Wednesday, January 23, 2008

"Riding a front"

So, we "rode a front" from Rum Cay to Mayaguana. Let me explain. Attempting to cruise a course to the SouthEast as we are, is a challenge in a sailboat, due to the facts that the the prevailing tradewinds are almost always out of the SoutEast and a sailboat cannot sail directly into the wind. As a matter of fact, this route is referred to in the cruising community as "The Thorny Path". Therefore, whenever the winds clock around to Easterly, or East by NorthEast, or maybe even true NorthEast, these are good times to "make tracks". Unfortunately, when the winds come around to the East or NorthEast, this is usually related to a low pressure system moving across somewhere nearby. Low pressure = bad weather = foul conditions = not fun sailing. So, as you may have read, we decided to ride the East by NorthEast winds generated by a front as it passed by to the North of us. We left Rum Cay at halftime if the AFC Championship game, and set sail for Mayaguana, 120NM to the SouthEast of us. We ate Jordi's birthday cake, which John had baked for him, as we left. Sunday was Jordi's birthday.

The night went OK, but Monday the shit kinda hit the fan. The winds clocked around to East by NorthEast just as we suspected it would, and the seas built to about 8-10ft. The winds also built to about 20-25kts. It also got really squally. Squalls are little mini storms with big gusty winds, and downpours. The biggest squall hit during my watch, and I rode it at the helm, as Jordi and John went below to "batten down the hatches". (a phrase so often used metaphorically, but this time literally!) During the peak of these squalls, the winds gusted to 30kts+, the rains poured down, and the seas built to breaking whitecapped waves. Occaisionally, a wave would break over the bow, over the beam, or sometimes into the cockpit. When a wave broke over the bow or beam, water would drip rather heavily into the cabin, as the hatch seals on the mighty Audax are dried out and they leak. This soaked much of the interior... books, V-berth cusions, the sole (making it slippery as hell), and even an AC outlet in the galley which snap crackle popped, smoked and sparked as it shorted out. When a wave broke into the cockpit, it SOAKED the helmsman. Yes, that's me. I don't care how good your foulies are - and mine are good ones - when a wave breaks into the cockpit, YOU ARE WET. It was pretty gnarly. We were all tired, both metally and physically.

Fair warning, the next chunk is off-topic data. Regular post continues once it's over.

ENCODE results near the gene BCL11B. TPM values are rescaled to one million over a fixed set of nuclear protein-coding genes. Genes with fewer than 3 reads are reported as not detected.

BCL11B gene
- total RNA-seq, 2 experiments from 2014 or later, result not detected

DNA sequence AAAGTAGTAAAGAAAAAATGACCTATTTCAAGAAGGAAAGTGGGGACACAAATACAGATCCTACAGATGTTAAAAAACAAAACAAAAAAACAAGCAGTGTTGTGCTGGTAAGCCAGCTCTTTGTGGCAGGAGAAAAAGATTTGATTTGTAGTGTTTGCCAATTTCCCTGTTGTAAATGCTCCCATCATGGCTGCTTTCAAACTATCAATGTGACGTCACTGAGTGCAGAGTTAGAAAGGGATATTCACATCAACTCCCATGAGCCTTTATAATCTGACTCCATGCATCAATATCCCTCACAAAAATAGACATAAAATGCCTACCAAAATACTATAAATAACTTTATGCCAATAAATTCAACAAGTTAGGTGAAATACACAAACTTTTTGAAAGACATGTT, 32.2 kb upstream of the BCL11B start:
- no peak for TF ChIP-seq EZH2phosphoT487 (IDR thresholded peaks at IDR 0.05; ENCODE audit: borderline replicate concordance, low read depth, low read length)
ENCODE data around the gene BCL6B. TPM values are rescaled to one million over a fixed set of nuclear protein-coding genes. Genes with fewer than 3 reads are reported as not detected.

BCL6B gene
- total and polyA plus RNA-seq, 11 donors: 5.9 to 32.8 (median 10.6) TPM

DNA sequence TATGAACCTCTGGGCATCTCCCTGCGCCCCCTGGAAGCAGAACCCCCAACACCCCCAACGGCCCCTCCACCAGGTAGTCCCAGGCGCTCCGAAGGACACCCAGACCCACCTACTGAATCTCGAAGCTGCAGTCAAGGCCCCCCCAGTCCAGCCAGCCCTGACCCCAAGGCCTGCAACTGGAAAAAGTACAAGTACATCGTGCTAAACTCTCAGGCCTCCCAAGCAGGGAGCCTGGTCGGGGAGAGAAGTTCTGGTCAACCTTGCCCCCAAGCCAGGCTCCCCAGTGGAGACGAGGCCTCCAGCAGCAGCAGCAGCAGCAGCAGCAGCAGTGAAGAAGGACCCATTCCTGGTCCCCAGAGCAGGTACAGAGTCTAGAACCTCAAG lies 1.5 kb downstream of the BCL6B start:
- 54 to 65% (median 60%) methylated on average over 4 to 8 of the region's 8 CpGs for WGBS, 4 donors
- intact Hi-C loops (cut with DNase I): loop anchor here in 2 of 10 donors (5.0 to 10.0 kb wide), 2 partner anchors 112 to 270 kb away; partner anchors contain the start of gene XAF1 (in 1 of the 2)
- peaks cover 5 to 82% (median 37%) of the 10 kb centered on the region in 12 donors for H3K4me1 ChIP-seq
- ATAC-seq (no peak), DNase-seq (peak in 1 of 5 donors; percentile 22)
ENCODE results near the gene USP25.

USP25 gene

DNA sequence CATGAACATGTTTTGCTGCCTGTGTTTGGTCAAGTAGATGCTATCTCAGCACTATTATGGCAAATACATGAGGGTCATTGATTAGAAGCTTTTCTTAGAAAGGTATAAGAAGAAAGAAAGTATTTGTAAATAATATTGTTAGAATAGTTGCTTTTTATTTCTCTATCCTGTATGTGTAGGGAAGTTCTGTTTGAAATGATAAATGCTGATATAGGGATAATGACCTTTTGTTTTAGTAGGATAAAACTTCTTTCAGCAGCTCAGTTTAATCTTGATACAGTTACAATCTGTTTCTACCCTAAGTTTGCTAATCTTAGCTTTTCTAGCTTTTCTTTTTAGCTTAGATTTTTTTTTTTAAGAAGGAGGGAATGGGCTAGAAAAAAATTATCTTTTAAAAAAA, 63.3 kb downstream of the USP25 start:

We were discussing today how in in overnight shitstorms it's like a fatigue double-whammy: Not only do the rough conditions make it difficult to sleep during your "off" shift, but when you're "on", moving around a soaking wet rockin' and rollin' boat heeled over is a physically strenuous CHORE. Double whammy. When we arrived 24 hours later at Mayaguana, we were SPENT. We dropped hook, reassembled / towel dried the interior, I cleaned up a peepee mishap I had in the forward head (more details in a later post), and finally sat down to take a breath and chill out. I cooked dinner, only because it was my turn. Over dinner we discussed it all.... we all knew what we were getting into when we left, but we also agreed that we had found our team threshhold of gnarliness with respect to "riding fronts". Meaning that we do not desire to cross this threshhold into an even gnarlier passage at any point in the future. It won't hurt my feelings if we don't even approach this threshhold at any point in the future. It was not enjoyable.

Please note: At no point did we feel unsafe. Audax handled the conditions just fine, hatch leaks notwithstanding. We never felt as if we were ever in danger. It just was not very fun. Not worth doing again. This is how we learn.... by DOING.

Been kickin' it at Mayaguana for the past couple days, waiting patiently for the seas to settle down so we can have a nice, pleasant sail to Provinciales, Turks/Caicos. Looks like we might leave tonight.....

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